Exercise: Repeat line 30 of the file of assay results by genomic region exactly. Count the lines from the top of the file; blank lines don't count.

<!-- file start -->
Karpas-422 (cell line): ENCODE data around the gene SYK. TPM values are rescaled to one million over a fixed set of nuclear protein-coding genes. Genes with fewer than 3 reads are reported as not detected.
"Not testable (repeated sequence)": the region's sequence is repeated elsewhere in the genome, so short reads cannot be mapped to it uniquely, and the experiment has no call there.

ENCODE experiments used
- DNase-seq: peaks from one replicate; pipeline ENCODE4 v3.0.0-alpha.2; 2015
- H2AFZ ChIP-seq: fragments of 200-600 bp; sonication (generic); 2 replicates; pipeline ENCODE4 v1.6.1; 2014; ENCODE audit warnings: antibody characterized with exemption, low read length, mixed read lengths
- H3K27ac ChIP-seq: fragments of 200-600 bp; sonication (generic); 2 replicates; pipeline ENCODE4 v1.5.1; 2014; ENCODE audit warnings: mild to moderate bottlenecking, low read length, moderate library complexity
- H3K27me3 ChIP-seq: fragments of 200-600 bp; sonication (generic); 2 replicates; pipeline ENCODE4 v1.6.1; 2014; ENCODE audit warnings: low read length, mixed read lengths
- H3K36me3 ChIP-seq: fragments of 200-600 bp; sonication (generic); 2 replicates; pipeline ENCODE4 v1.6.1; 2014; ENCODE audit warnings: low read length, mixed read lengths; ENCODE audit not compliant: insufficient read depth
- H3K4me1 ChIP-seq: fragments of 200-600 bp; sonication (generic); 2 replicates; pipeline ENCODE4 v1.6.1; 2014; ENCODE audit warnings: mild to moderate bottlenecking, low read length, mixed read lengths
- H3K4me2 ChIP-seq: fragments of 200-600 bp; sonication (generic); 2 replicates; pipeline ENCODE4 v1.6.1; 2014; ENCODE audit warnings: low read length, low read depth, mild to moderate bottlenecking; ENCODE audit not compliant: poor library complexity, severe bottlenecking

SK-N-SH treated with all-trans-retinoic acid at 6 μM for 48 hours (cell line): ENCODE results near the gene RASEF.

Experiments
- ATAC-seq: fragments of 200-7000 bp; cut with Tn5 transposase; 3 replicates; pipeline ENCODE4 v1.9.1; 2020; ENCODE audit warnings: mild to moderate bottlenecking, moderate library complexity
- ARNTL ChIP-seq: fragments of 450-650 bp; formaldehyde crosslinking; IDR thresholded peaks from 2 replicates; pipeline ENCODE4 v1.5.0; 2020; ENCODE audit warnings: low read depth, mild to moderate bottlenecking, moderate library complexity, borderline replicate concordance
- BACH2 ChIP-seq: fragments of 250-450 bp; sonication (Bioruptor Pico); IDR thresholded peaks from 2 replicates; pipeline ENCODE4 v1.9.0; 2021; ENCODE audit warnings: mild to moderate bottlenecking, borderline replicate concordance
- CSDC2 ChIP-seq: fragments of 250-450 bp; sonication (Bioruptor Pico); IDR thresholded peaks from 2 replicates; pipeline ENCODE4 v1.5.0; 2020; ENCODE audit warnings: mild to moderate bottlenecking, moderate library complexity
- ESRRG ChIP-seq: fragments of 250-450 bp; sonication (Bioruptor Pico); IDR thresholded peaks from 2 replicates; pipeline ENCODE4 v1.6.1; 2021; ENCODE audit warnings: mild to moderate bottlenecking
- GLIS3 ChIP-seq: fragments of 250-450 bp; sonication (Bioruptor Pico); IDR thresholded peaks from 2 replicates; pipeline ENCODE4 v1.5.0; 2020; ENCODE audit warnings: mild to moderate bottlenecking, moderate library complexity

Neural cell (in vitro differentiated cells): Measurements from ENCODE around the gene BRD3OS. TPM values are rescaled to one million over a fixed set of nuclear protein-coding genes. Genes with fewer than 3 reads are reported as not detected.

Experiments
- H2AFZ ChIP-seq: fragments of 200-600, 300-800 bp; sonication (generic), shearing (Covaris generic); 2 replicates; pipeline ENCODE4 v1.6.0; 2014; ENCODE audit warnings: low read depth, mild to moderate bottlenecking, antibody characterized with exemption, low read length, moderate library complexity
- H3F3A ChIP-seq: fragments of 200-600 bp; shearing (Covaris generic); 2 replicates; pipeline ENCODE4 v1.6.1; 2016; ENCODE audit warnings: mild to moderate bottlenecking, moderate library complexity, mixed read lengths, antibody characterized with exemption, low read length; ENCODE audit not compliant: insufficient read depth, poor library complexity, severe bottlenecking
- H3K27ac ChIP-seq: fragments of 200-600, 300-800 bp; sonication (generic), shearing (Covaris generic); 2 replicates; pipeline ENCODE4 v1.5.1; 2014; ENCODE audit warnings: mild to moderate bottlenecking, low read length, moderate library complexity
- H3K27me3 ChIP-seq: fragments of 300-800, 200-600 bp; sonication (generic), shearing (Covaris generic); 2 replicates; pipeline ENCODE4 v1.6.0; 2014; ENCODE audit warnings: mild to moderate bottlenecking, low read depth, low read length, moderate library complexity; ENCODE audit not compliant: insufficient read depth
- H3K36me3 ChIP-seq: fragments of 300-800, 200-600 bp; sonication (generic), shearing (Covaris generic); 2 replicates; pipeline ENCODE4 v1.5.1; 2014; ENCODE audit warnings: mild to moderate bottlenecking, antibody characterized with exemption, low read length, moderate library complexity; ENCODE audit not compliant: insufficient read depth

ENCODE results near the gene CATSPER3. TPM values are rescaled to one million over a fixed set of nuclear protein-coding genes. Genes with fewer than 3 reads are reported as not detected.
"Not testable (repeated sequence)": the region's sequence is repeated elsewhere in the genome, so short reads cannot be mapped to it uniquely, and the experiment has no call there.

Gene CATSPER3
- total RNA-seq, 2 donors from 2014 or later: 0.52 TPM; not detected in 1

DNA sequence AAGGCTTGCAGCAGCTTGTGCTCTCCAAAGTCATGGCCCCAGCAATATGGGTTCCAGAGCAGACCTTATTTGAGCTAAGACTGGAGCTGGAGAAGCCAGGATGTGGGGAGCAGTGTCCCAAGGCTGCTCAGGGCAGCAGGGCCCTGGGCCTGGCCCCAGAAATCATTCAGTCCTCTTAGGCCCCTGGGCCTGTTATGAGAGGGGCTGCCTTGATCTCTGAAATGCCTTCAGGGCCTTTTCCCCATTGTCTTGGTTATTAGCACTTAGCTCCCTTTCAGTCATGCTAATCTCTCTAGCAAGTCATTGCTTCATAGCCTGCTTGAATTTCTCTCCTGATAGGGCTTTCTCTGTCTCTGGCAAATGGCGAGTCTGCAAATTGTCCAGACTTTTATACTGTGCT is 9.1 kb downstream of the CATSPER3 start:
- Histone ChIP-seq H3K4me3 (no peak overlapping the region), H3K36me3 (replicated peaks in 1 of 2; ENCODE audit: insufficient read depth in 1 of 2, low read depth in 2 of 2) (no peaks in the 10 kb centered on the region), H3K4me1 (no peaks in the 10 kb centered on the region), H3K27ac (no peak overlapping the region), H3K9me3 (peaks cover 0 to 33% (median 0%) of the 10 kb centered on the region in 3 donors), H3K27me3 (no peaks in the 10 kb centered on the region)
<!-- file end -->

DNA sequence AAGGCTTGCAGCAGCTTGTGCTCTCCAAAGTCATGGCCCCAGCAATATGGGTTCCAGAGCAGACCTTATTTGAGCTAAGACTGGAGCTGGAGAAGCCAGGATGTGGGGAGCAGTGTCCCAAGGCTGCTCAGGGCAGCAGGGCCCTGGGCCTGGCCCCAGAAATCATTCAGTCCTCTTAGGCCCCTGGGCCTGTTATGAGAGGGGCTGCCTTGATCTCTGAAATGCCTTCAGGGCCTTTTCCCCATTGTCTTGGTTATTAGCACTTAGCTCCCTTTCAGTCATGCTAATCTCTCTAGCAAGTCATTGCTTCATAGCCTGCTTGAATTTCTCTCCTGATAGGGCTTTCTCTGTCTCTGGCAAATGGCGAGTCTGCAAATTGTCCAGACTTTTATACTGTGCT is 9.1 kb downstream of the CATSPER3 start: